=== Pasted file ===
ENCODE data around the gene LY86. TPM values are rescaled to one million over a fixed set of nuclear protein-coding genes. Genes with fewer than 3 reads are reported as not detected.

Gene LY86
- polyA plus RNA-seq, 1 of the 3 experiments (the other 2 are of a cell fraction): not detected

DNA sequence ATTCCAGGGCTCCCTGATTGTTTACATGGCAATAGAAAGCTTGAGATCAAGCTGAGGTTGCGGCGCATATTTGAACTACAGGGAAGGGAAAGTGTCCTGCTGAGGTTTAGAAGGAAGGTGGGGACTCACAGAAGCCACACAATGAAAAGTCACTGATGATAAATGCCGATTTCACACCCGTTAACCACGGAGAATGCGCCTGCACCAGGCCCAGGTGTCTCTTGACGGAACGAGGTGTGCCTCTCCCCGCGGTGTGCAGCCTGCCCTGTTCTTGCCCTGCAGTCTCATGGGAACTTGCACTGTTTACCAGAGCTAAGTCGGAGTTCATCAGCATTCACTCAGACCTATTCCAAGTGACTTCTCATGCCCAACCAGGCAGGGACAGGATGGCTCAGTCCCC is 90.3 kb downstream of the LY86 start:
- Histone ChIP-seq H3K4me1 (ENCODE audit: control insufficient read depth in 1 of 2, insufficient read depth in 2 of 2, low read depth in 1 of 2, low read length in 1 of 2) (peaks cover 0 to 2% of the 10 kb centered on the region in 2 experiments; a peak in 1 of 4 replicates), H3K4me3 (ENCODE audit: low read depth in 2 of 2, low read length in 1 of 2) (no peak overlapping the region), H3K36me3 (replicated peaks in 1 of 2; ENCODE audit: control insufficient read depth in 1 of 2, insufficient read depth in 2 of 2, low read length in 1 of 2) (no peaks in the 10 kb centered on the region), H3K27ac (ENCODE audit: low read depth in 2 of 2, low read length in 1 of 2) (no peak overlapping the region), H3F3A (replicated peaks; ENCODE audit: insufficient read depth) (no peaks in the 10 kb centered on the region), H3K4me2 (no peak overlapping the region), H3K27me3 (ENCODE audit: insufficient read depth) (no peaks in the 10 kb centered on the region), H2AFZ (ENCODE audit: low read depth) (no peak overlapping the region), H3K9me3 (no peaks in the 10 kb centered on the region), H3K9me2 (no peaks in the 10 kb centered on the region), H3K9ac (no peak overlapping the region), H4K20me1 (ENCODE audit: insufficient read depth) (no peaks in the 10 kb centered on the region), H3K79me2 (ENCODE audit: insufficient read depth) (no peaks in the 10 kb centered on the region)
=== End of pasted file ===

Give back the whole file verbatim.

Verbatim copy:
ENCODE data around the gene LY86. TPM values are rescaled to one million over a fixed set of nuclear protein-coding genes. Genes with fewer than 3 reads are reported as not detected.

Gene LY86
- polyA plus RNA-seq, 1 of the 3 experiments (the other 2 are of a cell fraction): not detected

DNA sequence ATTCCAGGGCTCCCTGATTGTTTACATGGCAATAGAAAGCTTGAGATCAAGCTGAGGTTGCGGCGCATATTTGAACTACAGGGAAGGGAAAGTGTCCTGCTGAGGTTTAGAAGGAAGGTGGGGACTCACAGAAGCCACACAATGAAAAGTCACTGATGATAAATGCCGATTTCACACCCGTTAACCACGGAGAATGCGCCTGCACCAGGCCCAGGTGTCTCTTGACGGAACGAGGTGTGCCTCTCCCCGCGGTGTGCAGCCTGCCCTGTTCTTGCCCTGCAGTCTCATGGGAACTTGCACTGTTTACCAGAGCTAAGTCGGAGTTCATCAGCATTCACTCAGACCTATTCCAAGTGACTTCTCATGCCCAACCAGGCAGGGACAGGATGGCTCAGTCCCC is 90.3 kb downstream of the LY86 start:
- Histone ChIP-seq H3K4me1 (ENCODE audit: control insufficient read depth in 1 of 2, insufficient read depth in 2 of 2, low read depth in 1 of 2, low read length in 1 of 2) (peaks cover 0 to 2% of the 10 kb centered on the region in 2 experiments; a peak in 1 of 4 replicates), H3K4me3 (ENCODE audit: low read depth in 2 of 2, low read length in 1 of 2) (no peak overlapping the region), H3K36me3 (replicated peaks in 1 of 2; ENCODE audit: control insufficient read depth in 1 of 2, insufficient read depth in 2 of 2, low read length in 1 of 2) (no peaks in the 10 kb centered on the region), H3K27ac (ENCODE audit: low read depth in 2 of 2, low read length in 1 of 2) (no peak overlapping the region), H3F3A (replicated peaks; ENCODE audit: insufficient read depth) (no peaks in the 10 kb centered on the region), H3K4me2 (no peak overlapping the region), H3K27me3 (ENCODE audit: insufficient read depth) (no peaks in the 10 kb centered on the region), H2AFZ (ENCODE audit: low read depth) (no peak overlapping the region), H3K9me3 (no peaks in the 10 kb centered on the region), H3K9me2 (no peaks in the 10 kb centered on the region), H3K9ac (no peak overlapping the region), H4K20me1 (ENCODE audit: insufficient read depth) (no peaks in the 10 kb centered on the region), H3K79me2 (ENCODE audit: insufficient read depth) (no peaks in the 10 kb centered on the region)